The marine plastic pollution levels in Southeast Asia are among the highest in the world. To develop mitigation measures in the region, we must increase our understanding of the impacts and risks of plastic pollution on marine ecosystems and their essential functions. In a collaborative effort, an interdisciplinary, international group of experts from Australia, Indonesia, Ireland, Malaysia, the Philippines, Singapore, Thailand, the United Kingdom, and Vietnam developed a research agenda for marine plastic pollution in Southeast Asia, synthesised current knowledge and identified areas for further research. The inductive method was used to identify 21 research questions under five nonpredefined key themes, which were grouped according to the following: (1) describe marine plastic pollution in Southeast Asia; (2) analyze its movement and fate in the region; (3) describe the biological and chemical modifications marine plastic pollution undergoes; (4) describe its economic, social, and environmental impacts; and (5) identify possible solutions for regional policies. These research priority areas highlight the importance of better understanding the fate and degradation of marine plastic pollution, as well as the impacts and risks it may pose to communities and ecosystems. Having a thorough understanding of these aspects will assist in supporting actions that are currently hindered by transborder problems, a lack of responsibility, and inaction to tackle the issue at its source within the region. As a profoundly affected region by marine plastic pollution, Southeast Asian countries provide a unique opportunity to evaluate the effectiveness of both high-tech and low-tech solutions, and to share insights and actionable models with the rest of the world concerning innovative and socially inclusive changes in marine plastic governance.
This paper examines the exposure of river systems to MPW in order to better understand the sedimentary processes that control the legacy of plastic waste. According to the study, about 0.8 million tonnes of MPW entered rivers globally in 2015, affecting about 84 percent of rivers by surface area. According to the study, the amount[…]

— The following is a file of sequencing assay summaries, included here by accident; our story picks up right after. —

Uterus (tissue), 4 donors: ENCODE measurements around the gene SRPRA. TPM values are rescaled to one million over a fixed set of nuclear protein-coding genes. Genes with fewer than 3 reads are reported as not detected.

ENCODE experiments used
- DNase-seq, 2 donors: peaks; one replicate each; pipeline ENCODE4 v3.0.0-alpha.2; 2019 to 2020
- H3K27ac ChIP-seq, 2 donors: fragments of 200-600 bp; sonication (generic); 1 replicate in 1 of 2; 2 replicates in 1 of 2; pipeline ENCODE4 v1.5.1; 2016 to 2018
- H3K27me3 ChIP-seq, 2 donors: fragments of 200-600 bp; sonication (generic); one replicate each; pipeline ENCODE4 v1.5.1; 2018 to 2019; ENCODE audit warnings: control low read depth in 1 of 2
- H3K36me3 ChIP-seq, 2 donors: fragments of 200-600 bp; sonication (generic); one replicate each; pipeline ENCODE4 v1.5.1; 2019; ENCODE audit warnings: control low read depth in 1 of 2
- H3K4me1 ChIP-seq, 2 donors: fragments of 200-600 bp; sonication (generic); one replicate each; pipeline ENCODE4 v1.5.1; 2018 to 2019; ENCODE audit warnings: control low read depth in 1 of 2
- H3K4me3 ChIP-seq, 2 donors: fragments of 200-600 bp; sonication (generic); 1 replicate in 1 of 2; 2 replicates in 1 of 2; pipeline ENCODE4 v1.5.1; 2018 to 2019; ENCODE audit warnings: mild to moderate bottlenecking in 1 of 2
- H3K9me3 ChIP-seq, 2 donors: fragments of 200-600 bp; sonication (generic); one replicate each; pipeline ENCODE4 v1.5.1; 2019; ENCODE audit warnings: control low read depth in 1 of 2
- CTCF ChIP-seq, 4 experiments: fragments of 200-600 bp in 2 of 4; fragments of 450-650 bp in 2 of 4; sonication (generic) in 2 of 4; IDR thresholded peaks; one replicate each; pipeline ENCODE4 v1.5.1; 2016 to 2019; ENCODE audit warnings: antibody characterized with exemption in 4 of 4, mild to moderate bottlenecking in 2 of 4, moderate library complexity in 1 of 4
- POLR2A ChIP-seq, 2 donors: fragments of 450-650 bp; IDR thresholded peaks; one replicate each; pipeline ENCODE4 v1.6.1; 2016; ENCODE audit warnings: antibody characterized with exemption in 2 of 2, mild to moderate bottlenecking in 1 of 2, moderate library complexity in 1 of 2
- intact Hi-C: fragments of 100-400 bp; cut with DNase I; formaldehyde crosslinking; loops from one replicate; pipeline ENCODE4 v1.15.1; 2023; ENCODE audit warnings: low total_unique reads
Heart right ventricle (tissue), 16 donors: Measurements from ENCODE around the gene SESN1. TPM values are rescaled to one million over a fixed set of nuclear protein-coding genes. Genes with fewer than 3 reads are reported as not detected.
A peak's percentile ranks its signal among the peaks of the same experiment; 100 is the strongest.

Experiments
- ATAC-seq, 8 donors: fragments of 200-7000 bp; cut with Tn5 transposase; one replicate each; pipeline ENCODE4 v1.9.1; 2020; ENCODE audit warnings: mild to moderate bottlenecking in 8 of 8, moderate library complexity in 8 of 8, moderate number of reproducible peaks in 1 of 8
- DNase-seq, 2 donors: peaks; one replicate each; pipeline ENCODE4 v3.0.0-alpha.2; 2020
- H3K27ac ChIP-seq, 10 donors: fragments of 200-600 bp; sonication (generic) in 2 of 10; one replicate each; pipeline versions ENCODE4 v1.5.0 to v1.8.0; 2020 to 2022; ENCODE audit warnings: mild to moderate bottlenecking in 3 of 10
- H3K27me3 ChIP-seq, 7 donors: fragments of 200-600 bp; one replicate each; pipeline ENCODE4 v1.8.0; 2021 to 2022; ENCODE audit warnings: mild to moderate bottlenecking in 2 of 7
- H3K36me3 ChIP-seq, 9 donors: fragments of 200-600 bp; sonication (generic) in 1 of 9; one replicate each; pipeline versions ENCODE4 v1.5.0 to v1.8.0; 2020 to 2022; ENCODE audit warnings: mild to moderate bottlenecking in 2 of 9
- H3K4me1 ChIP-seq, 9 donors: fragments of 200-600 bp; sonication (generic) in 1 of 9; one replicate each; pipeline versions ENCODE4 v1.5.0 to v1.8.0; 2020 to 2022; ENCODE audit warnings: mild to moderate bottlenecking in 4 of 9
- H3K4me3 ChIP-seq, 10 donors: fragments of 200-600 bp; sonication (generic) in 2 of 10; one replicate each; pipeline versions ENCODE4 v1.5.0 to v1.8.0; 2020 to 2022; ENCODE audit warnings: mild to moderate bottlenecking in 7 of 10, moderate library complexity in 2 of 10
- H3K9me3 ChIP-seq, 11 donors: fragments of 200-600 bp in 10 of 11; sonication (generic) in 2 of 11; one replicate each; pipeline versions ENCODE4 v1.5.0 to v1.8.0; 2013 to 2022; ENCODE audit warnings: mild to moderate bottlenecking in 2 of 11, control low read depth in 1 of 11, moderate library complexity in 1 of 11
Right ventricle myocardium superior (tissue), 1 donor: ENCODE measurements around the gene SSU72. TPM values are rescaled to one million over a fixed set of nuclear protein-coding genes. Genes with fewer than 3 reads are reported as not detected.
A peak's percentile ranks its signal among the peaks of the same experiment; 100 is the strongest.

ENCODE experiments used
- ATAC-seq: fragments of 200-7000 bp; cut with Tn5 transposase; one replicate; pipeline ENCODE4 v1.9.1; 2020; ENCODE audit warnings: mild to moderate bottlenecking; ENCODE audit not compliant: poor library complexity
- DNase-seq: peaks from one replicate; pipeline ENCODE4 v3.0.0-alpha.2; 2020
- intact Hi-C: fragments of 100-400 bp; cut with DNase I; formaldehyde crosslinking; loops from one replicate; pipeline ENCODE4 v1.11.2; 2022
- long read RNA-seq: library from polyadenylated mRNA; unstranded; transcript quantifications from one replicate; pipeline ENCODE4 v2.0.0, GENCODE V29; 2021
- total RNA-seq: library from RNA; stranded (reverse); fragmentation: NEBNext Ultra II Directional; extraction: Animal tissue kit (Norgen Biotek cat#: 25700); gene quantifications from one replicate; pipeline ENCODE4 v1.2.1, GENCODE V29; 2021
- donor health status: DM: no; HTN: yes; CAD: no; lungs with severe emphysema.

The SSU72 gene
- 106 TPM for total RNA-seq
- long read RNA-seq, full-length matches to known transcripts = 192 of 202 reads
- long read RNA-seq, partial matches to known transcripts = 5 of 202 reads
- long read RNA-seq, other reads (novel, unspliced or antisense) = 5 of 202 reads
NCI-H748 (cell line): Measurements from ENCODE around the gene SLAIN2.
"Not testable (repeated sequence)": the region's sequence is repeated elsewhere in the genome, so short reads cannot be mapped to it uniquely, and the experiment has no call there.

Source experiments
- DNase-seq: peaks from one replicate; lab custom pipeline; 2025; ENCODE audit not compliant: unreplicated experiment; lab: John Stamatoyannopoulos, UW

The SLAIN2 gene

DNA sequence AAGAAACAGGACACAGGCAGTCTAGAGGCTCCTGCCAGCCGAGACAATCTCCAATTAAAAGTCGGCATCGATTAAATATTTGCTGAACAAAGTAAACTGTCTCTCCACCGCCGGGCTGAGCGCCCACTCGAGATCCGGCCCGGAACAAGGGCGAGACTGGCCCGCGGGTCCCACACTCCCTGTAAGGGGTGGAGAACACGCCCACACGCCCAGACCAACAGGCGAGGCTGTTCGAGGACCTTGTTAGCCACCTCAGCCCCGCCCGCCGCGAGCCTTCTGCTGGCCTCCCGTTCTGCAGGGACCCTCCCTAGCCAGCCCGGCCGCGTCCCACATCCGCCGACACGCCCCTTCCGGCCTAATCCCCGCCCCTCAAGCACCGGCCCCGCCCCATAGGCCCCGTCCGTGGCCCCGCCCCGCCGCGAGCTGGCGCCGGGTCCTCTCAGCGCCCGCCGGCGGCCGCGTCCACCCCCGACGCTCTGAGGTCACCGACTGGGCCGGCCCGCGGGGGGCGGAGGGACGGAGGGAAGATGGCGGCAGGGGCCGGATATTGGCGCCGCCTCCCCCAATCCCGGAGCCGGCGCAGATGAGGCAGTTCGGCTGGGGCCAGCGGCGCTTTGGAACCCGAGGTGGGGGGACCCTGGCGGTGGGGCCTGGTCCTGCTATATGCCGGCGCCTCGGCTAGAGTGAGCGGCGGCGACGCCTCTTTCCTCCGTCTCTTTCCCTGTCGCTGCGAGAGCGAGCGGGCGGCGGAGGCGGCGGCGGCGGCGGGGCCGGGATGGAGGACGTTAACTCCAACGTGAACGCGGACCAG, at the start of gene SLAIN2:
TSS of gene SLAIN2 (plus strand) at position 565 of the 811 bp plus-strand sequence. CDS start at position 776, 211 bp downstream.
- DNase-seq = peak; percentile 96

The article summarizes the results of various scientific studies regarding the presence of microplastics in different drinking water sources. Further research is required to understand the effects of microplastic bioaccumulation on living organisms. There is a growing concern about microplastic pollution in the environment, which needs to be addressed and further research should be conducted[…]
Based on a custom framework for MPP policy that combines circular economy (CE) and life-cycle perspectives, the paper provides an overview of existing policies and identifies further policy options. Approximately 300 million tons of MPP are produced annually by land-based sources, which severely impacts marine ecosystems and harms livelihoods. Microplastic pollution is an issue that[…]
This review seeks to identify the complexity of impacts to marine organisms through the food web from plastic contamination. Contamination from plastic debris in marine environments pose a substantial risk to marine organisms, food webs and the ecosystem. The study investigates the intrusion of plastics into the marine food web and the subsequent consequences of[…]
The review highlights the extent and rate of the biodegradation of bioplastic in composting, soil, and aquatic environments. Bioplastic alternatives to petroleum-derived plastics are becoming more and more prevalent and have the potential to make a significant contribution to reducing plastic pollution in the environment. However, their biodegradation is highly dependent on various factors in[…]